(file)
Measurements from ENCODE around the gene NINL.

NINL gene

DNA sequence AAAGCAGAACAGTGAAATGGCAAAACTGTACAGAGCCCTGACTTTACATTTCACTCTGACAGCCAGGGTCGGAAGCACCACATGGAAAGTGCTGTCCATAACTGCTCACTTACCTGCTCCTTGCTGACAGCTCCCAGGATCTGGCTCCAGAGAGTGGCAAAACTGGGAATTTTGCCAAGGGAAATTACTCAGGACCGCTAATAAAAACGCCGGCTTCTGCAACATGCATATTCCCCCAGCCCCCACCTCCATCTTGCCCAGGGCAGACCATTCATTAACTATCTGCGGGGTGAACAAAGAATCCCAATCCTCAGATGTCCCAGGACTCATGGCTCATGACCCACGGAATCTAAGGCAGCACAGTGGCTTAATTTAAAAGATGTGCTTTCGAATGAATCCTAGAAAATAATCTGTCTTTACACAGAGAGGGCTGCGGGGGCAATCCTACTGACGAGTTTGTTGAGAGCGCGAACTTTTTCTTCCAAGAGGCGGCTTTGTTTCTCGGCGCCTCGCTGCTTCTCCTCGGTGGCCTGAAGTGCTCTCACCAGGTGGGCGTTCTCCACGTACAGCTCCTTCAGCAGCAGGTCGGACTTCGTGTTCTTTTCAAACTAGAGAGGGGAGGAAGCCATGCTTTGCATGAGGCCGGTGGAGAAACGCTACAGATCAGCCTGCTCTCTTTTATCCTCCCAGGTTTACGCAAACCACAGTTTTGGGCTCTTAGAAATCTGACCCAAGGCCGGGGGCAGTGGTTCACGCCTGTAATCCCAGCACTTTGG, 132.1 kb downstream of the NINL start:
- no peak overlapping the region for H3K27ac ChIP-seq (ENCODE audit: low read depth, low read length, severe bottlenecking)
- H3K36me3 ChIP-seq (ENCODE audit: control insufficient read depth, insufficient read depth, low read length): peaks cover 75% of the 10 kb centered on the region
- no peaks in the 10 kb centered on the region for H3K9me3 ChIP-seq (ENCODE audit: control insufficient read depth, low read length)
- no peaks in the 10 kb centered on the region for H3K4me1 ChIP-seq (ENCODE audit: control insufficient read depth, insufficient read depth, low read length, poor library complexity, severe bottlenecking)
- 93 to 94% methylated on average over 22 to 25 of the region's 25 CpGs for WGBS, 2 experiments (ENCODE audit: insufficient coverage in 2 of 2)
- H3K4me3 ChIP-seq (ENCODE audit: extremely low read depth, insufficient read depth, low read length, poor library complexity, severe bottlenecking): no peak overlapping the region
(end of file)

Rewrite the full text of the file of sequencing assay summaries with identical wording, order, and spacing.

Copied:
Measurements from ENCODE around the gene NINL.

NINL gene

DNA sequence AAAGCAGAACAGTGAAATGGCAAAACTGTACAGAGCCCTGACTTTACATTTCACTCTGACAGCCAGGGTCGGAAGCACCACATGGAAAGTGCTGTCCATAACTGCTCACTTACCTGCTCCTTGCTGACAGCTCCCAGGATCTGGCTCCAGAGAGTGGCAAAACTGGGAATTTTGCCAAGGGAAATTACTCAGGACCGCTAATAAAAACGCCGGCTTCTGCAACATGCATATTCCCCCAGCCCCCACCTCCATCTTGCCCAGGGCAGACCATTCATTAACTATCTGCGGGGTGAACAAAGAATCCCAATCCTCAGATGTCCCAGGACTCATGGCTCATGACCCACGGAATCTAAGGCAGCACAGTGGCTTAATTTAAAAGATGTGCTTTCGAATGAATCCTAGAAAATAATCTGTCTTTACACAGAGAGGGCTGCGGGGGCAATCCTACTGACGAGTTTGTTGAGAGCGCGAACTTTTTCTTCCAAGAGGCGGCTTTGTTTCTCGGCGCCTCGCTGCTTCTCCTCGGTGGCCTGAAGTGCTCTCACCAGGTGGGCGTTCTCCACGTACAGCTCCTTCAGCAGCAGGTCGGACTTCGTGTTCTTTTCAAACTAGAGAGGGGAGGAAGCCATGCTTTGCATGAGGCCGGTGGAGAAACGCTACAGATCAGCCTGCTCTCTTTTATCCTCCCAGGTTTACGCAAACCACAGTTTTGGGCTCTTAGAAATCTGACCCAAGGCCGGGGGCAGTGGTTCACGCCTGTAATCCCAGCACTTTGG, 132.1 kb downstream of the NINL start:
- no peak overlapping the region for H3K27ac ChIP-seq (ENCODE audit: low read depth, low read length, severe bottlenecking)
- H3K36me3 ChIP-seq (ENCODE audit: control insufficient read depth, insufficient read depth, low read length): peaks cover 75% of the 10 kb centered on the region
- no peaks in the 10 kb centered on the region for H3K9me3 ChIP-seq (ENCODE audit: control insufficient read depth, low read length)
- no peaks in the 10 kb centered on the region for H3K4me1 ChIP-seq (ENCODE audit: control insufficient read depth, insufficient read depth, low read length, poor library complexity, severe bottlenecking)
- 93 to 94% methylated on average over 22 to 25 of the region's 25 CpGs for WGBS, 2 experiments (ENCODE audit: insufficient coverage in 2 of 2)
- H3K4me3 ChIP-seq (ENCODE audit: extremely low read depth, insufficient read depth, low read length, poor library complexity, severe bottlenecking): no peak overlapping the region